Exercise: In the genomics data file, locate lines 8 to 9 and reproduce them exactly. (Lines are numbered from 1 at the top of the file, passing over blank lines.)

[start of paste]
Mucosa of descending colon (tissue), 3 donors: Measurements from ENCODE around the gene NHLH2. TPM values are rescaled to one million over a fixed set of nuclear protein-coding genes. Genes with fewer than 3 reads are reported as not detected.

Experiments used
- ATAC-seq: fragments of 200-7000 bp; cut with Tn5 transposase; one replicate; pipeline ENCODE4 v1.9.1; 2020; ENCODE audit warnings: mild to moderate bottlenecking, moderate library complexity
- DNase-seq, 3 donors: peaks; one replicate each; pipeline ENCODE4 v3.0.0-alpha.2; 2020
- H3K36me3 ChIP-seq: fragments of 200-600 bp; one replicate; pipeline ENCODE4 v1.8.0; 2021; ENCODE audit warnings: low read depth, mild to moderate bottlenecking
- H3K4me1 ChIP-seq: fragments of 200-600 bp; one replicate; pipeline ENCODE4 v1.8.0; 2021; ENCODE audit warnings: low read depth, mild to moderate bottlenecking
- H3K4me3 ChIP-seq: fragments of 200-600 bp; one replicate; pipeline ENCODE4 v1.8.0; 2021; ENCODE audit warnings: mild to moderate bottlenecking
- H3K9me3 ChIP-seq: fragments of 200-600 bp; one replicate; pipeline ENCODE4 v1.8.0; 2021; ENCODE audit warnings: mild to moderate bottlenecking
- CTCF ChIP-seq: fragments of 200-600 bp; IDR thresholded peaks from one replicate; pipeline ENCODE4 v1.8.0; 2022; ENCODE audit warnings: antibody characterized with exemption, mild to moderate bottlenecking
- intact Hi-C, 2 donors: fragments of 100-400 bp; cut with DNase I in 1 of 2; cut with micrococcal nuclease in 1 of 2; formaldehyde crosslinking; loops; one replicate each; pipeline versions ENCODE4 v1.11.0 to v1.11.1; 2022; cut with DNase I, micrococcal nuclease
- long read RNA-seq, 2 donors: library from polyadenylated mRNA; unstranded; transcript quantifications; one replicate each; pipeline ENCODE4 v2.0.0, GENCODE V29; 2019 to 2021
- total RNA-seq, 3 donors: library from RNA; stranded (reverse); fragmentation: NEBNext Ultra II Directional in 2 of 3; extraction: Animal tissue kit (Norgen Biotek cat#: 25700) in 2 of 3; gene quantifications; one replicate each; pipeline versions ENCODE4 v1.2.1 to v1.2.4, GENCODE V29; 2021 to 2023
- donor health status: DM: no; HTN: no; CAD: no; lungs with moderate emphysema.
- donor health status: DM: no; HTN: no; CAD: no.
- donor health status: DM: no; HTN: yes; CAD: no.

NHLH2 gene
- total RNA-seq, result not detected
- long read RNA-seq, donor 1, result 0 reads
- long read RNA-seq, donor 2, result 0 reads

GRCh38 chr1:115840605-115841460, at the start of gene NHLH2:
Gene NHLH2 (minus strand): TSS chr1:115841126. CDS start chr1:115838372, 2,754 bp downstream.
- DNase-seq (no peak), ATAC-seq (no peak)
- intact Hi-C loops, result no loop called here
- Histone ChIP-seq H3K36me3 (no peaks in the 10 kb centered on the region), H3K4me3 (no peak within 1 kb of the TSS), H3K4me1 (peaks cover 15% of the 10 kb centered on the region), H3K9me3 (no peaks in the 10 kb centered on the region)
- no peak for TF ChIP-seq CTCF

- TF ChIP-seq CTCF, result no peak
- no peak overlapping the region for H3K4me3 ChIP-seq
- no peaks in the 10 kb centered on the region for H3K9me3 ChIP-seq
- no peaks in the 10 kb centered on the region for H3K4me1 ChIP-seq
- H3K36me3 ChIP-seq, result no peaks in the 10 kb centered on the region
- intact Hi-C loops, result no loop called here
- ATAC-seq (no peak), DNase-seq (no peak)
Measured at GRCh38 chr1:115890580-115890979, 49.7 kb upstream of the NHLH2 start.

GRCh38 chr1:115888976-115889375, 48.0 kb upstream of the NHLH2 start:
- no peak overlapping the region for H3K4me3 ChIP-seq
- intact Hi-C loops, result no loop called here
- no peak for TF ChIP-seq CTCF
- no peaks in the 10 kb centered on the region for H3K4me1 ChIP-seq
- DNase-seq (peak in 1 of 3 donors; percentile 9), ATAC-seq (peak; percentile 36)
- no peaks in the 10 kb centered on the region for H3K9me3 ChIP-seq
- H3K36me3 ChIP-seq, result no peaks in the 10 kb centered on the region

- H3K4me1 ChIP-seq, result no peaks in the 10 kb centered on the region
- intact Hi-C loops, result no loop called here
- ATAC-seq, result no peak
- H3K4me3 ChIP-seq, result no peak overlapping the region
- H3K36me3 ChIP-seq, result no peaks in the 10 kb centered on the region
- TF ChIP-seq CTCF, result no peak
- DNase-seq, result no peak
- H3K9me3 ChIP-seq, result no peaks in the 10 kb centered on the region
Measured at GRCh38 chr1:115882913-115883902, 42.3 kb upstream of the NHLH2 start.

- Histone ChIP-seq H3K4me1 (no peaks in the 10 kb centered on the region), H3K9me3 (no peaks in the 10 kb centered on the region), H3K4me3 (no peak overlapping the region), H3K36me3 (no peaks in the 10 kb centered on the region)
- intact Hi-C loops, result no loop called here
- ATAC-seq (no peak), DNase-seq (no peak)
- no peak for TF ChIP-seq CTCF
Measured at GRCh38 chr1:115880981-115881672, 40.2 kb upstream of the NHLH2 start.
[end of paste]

- H3K9me3 ChIP-seq: fragments of 200-600 bp; one replicate; pipeline ENCODE4 v1.8.0; 2021; ENCODE audit warnings: mild to moderate bottlenecking
- CTCF ChIP-seq: fragments of 200-600 bp; IDR thresholded peaks from one replicate; pipeline ENCODE4 v1.8.0; 2022; ENCODE audit warnings: antibody characterized with exemption, mild to moderate bottlenecking